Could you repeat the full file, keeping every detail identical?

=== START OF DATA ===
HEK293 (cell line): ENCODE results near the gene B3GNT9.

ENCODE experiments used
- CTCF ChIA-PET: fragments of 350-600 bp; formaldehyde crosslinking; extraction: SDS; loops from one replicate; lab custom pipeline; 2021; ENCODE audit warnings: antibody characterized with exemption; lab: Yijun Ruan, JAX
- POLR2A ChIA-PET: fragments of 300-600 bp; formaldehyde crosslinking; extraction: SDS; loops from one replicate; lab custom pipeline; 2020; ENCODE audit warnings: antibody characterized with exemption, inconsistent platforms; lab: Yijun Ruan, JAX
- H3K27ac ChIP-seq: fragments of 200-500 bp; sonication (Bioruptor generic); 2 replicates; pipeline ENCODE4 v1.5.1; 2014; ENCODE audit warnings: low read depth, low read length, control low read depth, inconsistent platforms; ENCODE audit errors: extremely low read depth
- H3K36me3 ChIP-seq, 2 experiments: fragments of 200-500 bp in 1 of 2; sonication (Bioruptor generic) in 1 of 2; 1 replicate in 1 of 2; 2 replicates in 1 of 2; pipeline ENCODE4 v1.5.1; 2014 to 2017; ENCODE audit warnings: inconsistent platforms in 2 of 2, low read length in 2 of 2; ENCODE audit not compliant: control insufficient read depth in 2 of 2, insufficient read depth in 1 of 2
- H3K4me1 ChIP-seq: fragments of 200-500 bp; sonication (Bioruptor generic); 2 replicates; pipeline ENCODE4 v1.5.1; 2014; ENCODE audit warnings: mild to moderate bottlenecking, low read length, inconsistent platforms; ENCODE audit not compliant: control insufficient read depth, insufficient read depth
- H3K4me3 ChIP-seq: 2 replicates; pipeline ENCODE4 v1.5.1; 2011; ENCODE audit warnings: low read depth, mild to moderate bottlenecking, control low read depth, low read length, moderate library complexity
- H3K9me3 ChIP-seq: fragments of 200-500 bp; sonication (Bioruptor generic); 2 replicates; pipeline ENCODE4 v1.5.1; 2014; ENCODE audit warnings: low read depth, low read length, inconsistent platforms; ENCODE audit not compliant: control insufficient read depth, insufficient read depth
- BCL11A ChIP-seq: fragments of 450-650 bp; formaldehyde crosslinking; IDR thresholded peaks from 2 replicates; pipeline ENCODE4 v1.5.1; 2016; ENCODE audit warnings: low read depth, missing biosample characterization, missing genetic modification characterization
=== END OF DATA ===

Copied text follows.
HEK293 (cell line): ENCODE results near the gene B3GNT9.

ENCODE experiments used
- CTCF ChIA-PET: fragments of 350-600 bp; formaldehyde crosslinking; extraction: SDS; loops from one replicate; lab custom pipeline; 2021; ENCODE audit warnings: antibody characterized with exemption; lab: Yijun Ruan, JAX
- POLR2A ChIA-PET: fragments of 300-600 bp; formaldehyde crosslinking; extraction: SDS; loops from one replicate; lab custom pipeline; 2020; ENCODE audit warnings: antibody characterized with exemption, inconsistent platforms; lab: Yijun Ruan, JAX
- H3K27ac ChIP-seq: fragments of 200-500 bp; sonication (Bioruptor generic); 2 replicates; pipeline ENCODE4 v1.5.1; 2014; ENCODE audit warnings: low read depth, low read length, control low read depth, inconsistent platforms; ENCODE audit errors: extremely low read depth
- H3K36me3 ChIP-seq, 2 experiments: fragments of 200-500 bp in 1 of 2; sonication (Bioruptor generic) in 1 of 2; 1 replicate in 1 of 2; 2 replicates in 1 of 2; pipeline ENCODE4 v1.5.1; 2014 to 2017; ENCODE audit warnings: inconsistent platforms in 2 of 2, low read length in 2 of 2; ENCODE audit not compliant: control insufficient read depth in 2 of 2, insufficient read depth in 1 of 2
- H3K4me1 ChIP-seq: fragments of 200-500 bp; sonication (Bioruptor generic); 2 replicates; pipeline ENCODE4 v1.5.1; 2014; ENCODE audit warnings: mild to moderate bottlenecking, low read length, inconsistent platforms; ENCODE audit not compliant: control insufficient read depth, insufficient read depth
- H3K4me3 ChIP-seq: 2 replicates; pipeline ENCODE4 v1.5.1; 2011; ENCODE audit warnings: low read depth, mild to moderate bottlenecking, control low read depth, low read length, moderate library complexity
- H3K9me3 ChIP-seq: fragments of 200-500 bp; sonication (Bioruptor generic); 2 replicates; pipeline ENCODE4 v1.5.1; 2014; ENCODE audit warnings: low read depth, low read length, inconsistent platforms; ENCODE audit not compliant: control insufficient read depth, insufficient read depth
- BCL11A ChIP-seq: fragments of 450-650 bp; formaldehyde crosslinking; IDR thresholded peaks from 2 replicates; pipeline ENCODE4 v1.5.1; 2016; ENCODE audit warnings: low read depth, missing biosample characterization, missing genetic modification characterization